Applied Biochemistry and Biotechnology

, Volume 185, Issue 3, pp 778–785 | Cite as

Decoding Selection Bias Imparted by Unpaired Cysteines: a Tug of War Between Expression and Affinity

  • B. Vijayalakshmi Ayyar
  • Stephen Hearty
  • Richard O’Kennedy


In a recombinant antibody scFv format, the presence of an unpaired cysteine (Cys) is implicated in reduced soluble expression and inefficient presentation in phage display. Compared to other species, antibodies derived from rabbits are more likely to contain this unpaired Cys residue at position 80 (Cys80), when generated in a scFv format. In a screening campaign to isolate rabbit scFv against cardiac troponin I (cTnI), it was found that, a large proportion of isolated cTnI-specific clones contained unpaired Cys80. To analyze the factors that led to the selection of anti-cTnI Cys80 scFv, after five rounds of biopanning, the biopanning experiments were repeated with a Cys80 scFv (MG4Cys), its alanine variant (MG4Ala), and an irrelevant high expressing scFv control. It was found that the selection and subsequent enrichment of MG4Cys scFv was ousted by the superior expressing variant MG4Ala, indicating that the Cys80 scFv was selected primarily due to its affinity. It is evident that phage-based selection is influenced by specific sequence characteristics affecting the expression as well as the binding specificity and this needs to be taken into account for selection of optimal antibody derivatives.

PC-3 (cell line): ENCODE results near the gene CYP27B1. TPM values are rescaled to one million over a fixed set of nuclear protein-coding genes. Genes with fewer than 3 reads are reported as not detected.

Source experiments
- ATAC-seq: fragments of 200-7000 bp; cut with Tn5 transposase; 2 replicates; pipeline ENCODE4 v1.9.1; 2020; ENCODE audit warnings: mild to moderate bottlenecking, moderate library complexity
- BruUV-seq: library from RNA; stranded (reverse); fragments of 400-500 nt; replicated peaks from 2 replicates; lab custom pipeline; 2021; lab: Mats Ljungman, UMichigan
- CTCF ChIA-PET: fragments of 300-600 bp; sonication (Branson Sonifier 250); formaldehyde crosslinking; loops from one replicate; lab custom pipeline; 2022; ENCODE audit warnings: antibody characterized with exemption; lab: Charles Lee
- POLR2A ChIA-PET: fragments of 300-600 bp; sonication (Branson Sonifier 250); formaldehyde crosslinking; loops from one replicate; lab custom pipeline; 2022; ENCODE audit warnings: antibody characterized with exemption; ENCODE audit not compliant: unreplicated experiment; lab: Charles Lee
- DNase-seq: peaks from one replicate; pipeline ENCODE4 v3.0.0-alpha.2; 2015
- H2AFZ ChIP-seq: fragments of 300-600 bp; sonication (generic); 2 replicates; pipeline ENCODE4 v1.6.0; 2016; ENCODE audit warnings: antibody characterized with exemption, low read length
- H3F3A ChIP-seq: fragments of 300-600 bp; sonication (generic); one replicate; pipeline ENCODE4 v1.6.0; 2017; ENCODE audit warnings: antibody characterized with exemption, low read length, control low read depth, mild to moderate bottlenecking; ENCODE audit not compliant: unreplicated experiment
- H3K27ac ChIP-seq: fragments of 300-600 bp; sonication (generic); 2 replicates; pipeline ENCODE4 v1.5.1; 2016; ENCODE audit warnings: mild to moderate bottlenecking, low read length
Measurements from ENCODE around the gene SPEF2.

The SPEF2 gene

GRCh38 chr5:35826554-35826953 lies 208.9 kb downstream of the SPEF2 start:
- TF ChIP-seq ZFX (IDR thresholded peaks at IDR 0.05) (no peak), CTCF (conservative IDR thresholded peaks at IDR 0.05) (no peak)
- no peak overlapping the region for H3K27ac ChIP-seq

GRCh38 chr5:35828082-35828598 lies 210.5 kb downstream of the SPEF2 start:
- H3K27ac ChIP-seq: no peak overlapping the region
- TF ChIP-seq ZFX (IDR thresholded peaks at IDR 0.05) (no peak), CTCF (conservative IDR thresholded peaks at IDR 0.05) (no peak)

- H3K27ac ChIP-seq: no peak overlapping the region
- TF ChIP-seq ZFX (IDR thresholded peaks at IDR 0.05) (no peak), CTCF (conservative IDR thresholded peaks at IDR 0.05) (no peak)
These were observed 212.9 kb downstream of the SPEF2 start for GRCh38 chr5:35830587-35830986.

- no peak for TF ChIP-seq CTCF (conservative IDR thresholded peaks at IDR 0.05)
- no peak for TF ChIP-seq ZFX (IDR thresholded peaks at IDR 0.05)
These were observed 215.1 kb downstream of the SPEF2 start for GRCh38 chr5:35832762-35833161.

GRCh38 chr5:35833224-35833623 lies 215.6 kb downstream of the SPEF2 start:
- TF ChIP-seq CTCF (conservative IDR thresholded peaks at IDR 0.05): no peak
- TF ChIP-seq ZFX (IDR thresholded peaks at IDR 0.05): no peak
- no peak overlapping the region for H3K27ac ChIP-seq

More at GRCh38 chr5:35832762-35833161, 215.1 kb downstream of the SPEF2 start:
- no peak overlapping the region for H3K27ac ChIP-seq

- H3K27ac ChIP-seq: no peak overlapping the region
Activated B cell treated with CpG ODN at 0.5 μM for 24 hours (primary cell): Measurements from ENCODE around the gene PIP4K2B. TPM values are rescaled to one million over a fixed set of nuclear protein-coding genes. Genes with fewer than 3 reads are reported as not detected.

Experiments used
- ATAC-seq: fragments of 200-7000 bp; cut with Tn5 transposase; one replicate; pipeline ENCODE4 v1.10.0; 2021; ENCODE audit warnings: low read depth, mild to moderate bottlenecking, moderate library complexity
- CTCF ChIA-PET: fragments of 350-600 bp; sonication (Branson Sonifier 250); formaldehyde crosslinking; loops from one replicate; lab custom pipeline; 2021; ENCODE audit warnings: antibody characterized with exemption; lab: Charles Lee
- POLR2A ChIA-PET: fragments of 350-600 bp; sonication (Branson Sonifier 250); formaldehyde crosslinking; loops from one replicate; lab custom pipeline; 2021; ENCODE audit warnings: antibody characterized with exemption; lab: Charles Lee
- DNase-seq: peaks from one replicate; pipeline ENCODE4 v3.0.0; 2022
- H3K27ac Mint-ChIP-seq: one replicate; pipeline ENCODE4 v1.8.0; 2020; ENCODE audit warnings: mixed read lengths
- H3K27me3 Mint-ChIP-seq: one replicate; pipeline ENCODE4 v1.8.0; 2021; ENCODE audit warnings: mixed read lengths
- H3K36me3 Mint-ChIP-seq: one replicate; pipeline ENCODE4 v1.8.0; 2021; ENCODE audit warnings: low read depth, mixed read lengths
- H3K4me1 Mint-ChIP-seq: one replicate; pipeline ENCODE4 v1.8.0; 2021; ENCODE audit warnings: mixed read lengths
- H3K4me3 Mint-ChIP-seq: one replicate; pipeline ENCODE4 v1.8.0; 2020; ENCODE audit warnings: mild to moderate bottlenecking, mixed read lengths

Rabbit antibodies scFv Unpaired cysteine Phage display Biopanning Expression bias 



The authors thank Prof. Carlos F. Barbas III (Scripps Research Institute) for kindly providing the pComb3 vector series used in this study.

Funding Information

All authors were supported by the Science Foundation Ireland (grants 05/CE3/B754 and 10/CE/B1821).

Compliance with Ethical Standards

Conflict of Interest

The authors declare that they have no conflict of interest.


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Copyright information

© Springer Science+Business Media, LLC, part of Springer Nature 2018
corrected publication March/2018

Authors and Affiliations

  1. 1.Biomedical Diagnostics Institute, National Centre for Sensor ResearchDublin City UniversityDublin 9Ireland
  2. 2.School of BiotechnologyDublin City UniversityDublin 9Ireland
  3. 3.Department of Molecular Virology and MicrobiologyBaylor College of MedicineHoustonUSA
  4. 4.Immunocore LtdAbingdonUK
  5. 5.Research Complex, Hamid Bin Khalifa UniversityDohaQatar

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